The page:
Author: cconrad

teacher_at_computerWhen I wrap up another year of lessons, I always like to send out a studio report to my current students, and post a link to it on my website and studio Facebook page for prospective students to see. I do this for many reasons. At the end of the year, some students are feeling burned out with school, end of the year recitals and activities, and feel a bit down on themselves. I find that reminding them of all their accomplishments from the past year can help them feel proud and encouraged rather than stressed out and anxious. As current and prospective parents consider lessons for the following year, I also like to remind them about what my studio has to offer, and what sorts of things they have to look forward to in the year ahead.

category119One of my goals as a piano teacher–and probably one of the goals of many teachers and studio owners out there–is to avoid student turnover.  I understand that many students who quit piano at a young age will go on to have regrets as adults for not sticking with music lessons longer, which I find heartbreaking.  I enjoy transitioning students from elementary level music to intermediate and advanced repertoire, and if a student quits music lessons too soon, I don’t get to experience this with them.   I also truly believe having happy students (and experiencing little student turnover as a result) is the best marketing strategy out there.  If students are happy, they are less likely to quit and leave me to quickly find a replacement before it causes too much of a financial strain.  And, if students are happy, they will provide excellent word-of-mouth references in my community–free advertising!

So far, I have managed to avoid much student turnover and my returning student rate each fall has been between 90 and 95%.  I have found the following strategies to be successful in helping me to achieve this rate:

At this time of yetaxesar, I have taxes heavily on my mind. Perhaps you, too, are busy preparing your 2011 returns before that dreaded April date, or maybe you’re way ahead of me and have already taken care of everything. While being a self-employed studio owner can be a bit of a pain come tax time, there are also many deductions you should be taking advantage of:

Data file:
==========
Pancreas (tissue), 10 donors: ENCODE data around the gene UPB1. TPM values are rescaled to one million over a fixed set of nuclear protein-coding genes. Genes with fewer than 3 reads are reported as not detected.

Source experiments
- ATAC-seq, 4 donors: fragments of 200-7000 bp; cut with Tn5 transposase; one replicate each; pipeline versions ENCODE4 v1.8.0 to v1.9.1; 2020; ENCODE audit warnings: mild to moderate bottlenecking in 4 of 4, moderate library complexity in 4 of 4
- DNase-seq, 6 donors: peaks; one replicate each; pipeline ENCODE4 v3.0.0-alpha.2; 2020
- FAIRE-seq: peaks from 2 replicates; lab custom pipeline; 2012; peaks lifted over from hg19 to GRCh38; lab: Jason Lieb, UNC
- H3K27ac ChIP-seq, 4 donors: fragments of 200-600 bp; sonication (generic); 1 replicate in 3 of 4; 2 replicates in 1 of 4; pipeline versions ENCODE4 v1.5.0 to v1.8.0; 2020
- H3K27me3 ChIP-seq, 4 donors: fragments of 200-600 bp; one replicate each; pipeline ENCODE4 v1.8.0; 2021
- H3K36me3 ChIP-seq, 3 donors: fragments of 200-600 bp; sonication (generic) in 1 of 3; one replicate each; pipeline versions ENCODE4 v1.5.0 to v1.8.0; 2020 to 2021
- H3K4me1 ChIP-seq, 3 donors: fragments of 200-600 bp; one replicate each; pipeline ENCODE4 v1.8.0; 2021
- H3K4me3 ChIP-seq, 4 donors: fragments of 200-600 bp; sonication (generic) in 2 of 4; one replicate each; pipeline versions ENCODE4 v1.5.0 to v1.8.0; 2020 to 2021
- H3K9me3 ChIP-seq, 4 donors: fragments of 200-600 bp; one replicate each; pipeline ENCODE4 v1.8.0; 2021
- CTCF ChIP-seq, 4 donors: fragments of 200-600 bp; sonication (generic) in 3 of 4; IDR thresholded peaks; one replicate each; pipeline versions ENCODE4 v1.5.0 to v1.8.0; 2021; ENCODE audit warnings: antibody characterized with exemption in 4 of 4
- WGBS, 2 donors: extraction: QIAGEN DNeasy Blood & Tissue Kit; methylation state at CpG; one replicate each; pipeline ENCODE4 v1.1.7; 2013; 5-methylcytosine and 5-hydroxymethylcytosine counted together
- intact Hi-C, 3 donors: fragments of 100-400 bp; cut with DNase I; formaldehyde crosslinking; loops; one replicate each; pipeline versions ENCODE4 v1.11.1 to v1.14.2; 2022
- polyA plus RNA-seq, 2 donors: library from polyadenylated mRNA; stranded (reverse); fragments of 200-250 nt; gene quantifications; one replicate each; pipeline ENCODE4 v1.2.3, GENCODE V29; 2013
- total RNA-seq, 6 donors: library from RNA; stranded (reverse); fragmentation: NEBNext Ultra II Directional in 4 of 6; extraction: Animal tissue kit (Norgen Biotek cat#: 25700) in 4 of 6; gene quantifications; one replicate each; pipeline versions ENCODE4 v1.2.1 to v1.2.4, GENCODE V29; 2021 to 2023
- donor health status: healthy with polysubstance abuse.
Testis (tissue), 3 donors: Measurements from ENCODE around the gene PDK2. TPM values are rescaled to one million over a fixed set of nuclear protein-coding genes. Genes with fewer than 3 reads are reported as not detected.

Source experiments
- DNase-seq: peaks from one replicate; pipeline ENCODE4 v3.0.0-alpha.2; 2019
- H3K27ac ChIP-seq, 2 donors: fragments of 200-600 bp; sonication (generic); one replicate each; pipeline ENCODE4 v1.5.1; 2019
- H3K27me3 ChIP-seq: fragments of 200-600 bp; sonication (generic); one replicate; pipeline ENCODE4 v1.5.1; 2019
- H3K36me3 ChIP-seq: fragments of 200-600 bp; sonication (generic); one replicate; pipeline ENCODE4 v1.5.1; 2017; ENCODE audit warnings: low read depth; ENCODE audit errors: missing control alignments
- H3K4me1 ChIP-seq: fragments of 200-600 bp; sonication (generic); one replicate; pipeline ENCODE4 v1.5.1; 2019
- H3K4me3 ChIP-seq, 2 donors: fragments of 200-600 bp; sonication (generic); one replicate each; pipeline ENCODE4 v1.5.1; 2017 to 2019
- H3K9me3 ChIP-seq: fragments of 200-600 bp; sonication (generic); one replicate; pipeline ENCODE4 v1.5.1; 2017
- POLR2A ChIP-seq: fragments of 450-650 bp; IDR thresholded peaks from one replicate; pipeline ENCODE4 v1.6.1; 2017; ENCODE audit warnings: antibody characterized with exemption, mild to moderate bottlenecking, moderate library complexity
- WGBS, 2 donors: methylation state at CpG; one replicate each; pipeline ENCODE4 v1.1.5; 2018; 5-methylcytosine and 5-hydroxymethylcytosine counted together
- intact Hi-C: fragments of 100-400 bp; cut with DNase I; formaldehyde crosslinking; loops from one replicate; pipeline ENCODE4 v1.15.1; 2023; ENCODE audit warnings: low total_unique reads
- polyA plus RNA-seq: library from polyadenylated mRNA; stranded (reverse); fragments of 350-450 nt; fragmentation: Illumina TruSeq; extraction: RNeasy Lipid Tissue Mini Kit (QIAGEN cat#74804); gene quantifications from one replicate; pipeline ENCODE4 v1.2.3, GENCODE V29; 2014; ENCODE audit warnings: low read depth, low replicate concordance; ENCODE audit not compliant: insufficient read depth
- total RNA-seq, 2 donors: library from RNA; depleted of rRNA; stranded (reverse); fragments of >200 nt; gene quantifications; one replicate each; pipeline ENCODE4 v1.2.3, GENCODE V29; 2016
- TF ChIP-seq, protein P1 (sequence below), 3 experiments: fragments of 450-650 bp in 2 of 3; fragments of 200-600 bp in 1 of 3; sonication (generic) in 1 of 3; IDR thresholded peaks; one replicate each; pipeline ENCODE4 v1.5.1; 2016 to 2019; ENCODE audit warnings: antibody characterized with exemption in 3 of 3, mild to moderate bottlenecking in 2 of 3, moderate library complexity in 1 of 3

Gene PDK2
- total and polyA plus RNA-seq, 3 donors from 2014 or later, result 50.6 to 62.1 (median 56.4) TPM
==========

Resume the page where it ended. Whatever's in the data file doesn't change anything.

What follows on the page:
Business Expenses

There are a number of tax deductible business expenses allowed by the IRS. These include money spent on advertising, travel, memberships, licenses, and maintenance. If you put an ad in the paper, purchased a business license or membership for your local teaching organization, attended a conference, provided incentive prizes, had your piano tuned or bought coffee during a business meeting, then you should be reporting these on your tax forms. Studio Helper and Music Teacher’s Helper make recording these things very simple. You simply enter the expense in the Studio Expense portion of the dashboard and toss the receipt into a folder in your filing cabinet so that you have supporting documentation in case you are audited. Be sure to provide specific details when recording the expense so that you know what category it fits into when you are doing your taxes the following year.

blogOwning your own studio can be a bit lonely.  Especially if your studio is small, and you don’t have other employees and aides with whom you interact regularly.  But being a studio owner doesn’t need to be isolating.  There are many professional organizations out there that can provide opportunities for comraderie and collaboration and the reasons to join them are many.


When I first knew our family would be moving, I contacted the president of the local music teachers organization from the area where we were relocating.  When I got to town, I had coffee with her and discussed ways to get started with students.  She was incredibly helpful in helping me understand the market in my new town, and since her studio was full, she referred three students my way.  Through word of mouth, these three students grew to twelve students in a few short months.  Another teacher in our organization gave my name out to a local school, where I also picked up several students.  I have done my best to pay it forward; now that I have a waiting list, I have sent students to new teachers in our group and I know that they, too, have been grateful for the referrals.  It is my experience that teachers in these groups want to support one another and help each other grow their studios whenever possible.

Two common struggles of teachers/studio owners are motivating students and keeping students long-term.   These are, of course, related to each other.  A student who isn’t motivated to practice his instrument probably isn’t enjoying the experience and isn’t progrPejman-Recital-Hollandessing, and it’s likely that it won’t be long before his family feels the investment is a waste of money and decides to pull their child out of lessons. 

That said, I’ve never been one to implement reward programs to try to motivate a student.  I’ve known teachers who provide prizes or even monetary rewards for students who practice a certain number of times per week, but in my experience these can be ineffective and expensive.  Instead, I have found that providing students with performance opportunities motivates students to practice and in doing so, helps encourage a long-term relationship with the student and his family.